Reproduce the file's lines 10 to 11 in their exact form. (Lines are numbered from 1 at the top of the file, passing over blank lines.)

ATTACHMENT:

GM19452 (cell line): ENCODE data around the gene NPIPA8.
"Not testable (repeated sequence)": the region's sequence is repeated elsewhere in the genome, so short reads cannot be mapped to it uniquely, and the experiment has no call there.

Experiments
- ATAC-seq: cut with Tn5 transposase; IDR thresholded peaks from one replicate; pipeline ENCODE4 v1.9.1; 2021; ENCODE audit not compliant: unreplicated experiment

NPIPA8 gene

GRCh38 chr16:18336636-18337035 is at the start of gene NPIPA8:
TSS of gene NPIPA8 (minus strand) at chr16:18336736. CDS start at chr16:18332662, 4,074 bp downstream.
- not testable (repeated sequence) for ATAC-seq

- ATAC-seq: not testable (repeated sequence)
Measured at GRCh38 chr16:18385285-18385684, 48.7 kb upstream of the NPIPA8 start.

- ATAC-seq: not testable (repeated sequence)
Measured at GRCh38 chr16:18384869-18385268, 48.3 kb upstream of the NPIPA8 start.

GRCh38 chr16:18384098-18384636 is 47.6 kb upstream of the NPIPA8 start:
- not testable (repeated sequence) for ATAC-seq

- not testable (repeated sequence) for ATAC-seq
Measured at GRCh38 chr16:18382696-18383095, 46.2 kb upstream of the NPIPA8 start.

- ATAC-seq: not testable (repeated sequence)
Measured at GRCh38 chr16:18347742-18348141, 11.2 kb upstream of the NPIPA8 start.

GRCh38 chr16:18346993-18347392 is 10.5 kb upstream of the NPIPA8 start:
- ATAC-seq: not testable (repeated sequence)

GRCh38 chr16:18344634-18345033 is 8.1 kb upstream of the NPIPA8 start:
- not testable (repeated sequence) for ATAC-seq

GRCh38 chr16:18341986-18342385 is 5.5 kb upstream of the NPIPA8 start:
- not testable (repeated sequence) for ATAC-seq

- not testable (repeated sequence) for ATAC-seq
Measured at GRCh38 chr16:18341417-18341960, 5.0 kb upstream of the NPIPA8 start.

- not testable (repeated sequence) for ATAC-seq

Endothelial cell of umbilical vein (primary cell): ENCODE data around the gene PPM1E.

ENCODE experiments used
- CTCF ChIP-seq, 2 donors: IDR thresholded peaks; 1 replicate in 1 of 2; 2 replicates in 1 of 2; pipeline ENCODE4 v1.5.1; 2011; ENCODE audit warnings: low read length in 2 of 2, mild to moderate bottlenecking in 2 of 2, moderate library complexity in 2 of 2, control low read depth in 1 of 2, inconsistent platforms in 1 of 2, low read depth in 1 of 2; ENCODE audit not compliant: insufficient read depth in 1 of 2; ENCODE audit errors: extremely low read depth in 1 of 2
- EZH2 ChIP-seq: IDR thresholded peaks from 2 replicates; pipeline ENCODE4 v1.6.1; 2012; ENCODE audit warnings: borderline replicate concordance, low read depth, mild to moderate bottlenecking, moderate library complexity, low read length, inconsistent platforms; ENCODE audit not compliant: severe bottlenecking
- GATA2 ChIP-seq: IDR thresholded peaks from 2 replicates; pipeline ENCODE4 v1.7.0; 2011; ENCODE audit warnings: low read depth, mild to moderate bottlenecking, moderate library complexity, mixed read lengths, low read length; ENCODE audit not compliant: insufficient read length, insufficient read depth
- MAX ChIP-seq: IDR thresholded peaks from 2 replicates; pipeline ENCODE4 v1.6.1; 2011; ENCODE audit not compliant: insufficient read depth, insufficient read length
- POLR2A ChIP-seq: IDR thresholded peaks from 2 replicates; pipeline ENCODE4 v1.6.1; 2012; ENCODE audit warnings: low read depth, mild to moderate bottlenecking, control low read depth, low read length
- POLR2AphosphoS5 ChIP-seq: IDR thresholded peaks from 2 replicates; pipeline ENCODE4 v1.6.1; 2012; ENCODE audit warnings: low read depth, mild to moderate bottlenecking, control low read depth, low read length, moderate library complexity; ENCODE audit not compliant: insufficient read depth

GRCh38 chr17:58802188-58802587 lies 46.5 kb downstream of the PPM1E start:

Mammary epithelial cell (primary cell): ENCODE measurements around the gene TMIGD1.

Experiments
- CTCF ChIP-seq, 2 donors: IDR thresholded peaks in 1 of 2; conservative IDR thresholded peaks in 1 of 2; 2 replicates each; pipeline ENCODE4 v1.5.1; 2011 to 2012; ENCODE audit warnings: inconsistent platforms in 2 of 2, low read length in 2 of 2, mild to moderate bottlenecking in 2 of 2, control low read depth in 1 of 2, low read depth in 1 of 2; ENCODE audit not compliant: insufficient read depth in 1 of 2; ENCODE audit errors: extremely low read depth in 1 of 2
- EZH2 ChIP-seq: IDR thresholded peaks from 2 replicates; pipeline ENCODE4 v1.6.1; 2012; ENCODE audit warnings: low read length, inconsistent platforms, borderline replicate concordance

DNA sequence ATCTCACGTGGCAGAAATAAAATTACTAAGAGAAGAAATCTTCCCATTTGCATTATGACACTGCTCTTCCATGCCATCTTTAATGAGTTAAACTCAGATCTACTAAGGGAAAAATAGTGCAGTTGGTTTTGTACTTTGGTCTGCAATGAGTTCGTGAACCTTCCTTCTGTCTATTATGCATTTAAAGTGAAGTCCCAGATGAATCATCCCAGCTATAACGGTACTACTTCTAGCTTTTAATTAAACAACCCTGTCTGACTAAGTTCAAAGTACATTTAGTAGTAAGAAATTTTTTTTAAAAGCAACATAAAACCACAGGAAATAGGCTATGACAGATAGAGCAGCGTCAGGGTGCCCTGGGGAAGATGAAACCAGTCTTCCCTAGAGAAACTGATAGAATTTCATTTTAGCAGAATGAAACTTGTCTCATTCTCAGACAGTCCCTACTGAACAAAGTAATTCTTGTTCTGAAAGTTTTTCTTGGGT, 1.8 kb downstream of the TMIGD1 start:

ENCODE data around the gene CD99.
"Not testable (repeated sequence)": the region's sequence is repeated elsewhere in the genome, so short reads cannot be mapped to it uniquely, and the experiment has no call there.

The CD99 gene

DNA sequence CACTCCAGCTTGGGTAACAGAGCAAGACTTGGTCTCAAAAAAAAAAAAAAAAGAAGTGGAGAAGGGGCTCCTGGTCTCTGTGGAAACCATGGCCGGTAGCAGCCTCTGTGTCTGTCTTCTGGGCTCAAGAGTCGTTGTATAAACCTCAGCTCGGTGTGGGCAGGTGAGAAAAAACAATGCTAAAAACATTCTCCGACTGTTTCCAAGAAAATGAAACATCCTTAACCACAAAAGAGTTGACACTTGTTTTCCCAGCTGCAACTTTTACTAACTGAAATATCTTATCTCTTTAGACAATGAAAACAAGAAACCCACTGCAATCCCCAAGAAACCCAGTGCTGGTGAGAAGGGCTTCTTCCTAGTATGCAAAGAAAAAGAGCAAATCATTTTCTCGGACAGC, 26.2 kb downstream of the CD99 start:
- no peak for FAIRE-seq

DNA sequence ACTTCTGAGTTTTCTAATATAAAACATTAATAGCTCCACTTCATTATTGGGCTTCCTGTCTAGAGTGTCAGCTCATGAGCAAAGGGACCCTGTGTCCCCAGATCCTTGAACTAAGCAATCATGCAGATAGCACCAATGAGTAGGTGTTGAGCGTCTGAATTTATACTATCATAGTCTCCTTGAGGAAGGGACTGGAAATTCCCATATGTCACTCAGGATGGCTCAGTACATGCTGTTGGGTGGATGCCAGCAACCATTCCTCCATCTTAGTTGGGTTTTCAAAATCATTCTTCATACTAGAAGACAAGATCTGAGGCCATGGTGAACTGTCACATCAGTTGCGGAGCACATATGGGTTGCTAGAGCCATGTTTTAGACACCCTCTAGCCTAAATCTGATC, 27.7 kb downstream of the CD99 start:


Measured at GRCh38 chr16:18385285-18385684, 48.7 kb upstream of the NPIPA8 start.

- ATAC-seq: not testable (repeated sequence)